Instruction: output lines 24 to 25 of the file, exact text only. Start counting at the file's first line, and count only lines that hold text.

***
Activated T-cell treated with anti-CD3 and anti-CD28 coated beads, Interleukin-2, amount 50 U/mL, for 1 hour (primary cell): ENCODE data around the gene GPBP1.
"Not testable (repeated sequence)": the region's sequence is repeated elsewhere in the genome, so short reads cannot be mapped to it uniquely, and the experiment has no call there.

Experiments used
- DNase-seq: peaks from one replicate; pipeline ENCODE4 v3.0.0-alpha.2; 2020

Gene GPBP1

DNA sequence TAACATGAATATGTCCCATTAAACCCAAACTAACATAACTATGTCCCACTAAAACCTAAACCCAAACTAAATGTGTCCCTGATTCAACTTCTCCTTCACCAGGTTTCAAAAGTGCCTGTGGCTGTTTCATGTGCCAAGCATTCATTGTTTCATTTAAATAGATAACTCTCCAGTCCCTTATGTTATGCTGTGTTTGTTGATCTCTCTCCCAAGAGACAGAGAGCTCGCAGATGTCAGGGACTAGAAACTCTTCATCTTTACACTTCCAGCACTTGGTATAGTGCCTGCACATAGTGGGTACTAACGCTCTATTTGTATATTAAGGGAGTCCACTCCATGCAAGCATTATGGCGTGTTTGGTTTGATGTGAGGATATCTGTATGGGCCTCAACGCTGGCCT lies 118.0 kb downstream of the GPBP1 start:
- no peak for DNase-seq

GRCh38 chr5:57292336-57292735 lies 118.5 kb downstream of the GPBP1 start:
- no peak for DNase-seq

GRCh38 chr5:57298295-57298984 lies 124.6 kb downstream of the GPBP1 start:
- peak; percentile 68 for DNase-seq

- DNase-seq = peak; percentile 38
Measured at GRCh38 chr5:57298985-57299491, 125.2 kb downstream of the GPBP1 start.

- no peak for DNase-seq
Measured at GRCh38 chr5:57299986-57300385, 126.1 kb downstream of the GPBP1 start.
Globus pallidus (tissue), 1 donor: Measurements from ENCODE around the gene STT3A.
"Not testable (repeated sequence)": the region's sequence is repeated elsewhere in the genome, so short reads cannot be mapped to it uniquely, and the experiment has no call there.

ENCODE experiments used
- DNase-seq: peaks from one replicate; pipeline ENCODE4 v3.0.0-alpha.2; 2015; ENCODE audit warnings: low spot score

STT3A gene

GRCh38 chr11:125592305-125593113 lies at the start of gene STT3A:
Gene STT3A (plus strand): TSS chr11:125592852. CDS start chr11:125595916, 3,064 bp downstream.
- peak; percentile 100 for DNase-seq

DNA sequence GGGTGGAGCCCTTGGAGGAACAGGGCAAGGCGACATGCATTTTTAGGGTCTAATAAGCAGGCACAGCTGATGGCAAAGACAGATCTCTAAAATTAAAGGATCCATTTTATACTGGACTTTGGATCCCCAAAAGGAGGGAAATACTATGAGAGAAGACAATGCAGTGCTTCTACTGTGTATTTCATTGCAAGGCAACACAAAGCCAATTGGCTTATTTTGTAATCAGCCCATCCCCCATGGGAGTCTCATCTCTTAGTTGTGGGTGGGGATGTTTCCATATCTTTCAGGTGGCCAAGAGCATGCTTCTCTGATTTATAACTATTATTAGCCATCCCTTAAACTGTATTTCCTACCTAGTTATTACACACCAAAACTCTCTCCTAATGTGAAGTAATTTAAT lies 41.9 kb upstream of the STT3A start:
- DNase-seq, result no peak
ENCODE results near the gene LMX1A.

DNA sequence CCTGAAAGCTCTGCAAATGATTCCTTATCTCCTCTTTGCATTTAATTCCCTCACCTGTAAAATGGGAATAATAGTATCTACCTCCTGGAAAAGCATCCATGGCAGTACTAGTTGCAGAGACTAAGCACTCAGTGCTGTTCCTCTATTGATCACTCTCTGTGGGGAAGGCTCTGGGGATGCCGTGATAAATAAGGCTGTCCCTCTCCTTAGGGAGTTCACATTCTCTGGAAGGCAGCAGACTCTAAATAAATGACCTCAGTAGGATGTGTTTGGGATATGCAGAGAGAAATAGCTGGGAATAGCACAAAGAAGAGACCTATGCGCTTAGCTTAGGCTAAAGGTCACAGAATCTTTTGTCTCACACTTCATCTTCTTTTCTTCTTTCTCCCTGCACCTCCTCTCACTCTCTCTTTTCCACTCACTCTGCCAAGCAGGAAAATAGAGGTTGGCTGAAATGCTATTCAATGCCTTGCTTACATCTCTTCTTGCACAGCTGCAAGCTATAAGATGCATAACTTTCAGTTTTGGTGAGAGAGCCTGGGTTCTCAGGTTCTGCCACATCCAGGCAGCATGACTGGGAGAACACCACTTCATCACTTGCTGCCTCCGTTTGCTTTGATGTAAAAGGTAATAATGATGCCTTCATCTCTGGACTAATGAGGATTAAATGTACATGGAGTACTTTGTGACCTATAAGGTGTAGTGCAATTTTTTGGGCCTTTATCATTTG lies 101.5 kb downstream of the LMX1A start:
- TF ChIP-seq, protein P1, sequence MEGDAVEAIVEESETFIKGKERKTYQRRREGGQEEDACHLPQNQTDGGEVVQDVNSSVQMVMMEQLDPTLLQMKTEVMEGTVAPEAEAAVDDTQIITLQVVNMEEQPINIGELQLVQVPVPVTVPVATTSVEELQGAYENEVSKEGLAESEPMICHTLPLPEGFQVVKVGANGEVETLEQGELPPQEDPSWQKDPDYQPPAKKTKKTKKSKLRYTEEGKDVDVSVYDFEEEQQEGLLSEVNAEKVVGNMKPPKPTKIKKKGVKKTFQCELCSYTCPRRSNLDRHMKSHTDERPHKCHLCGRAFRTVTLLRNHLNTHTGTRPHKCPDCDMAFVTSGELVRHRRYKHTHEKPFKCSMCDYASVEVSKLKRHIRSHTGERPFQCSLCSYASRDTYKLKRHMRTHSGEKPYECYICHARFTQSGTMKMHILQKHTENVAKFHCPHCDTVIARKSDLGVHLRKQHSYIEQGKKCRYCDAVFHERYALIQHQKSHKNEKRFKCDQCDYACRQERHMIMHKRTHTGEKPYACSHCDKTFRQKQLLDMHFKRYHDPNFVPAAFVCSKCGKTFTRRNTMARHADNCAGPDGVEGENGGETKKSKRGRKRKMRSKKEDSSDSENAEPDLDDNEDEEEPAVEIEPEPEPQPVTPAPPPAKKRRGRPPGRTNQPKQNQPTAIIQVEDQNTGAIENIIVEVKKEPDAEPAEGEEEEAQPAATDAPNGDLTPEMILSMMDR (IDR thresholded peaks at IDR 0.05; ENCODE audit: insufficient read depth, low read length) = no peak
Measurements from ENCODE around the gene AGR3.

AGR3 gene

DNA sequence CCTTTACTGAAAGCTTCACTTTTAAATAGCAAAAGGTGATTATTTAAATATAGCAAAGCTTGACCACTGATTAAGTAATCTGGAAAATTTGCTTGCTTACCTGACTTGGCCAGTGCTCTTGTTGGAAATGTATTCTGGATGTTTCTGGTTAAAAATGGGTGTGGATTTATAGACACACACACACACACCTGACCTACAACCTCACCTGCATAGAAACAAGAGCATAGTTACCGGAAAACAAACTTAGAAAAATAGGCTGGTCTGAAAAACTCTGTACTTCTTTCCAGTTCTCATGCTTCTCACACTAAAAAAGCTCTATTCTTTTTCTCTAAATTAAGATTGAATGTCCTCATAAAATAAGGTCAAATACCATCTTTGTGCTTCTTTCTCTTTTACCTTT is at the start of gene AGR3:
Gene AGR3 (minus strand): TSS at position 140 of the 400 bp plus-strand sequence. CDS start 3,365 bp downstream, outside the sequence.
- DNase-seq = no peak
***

DNA sequence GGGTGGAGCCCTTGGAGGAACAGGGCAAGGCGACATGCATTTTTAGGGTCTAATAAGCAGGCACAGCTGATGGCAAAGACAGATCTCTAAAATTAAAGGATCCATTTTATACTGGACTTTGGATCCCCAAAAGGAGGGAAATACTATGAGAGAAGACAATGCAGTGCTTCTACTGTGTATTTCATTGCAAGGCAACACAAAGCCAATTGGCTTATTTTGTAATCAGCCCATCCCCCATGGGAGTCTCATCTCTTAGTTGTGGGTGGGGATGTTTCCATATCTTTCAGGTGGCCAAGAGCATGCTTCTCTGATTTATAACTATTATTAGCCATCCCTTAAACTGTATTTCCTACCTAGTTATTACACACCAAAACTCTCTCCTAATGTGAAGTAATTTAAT lies 41.9 kb upstream of the STT3A start:
- DNase-seq, result no peak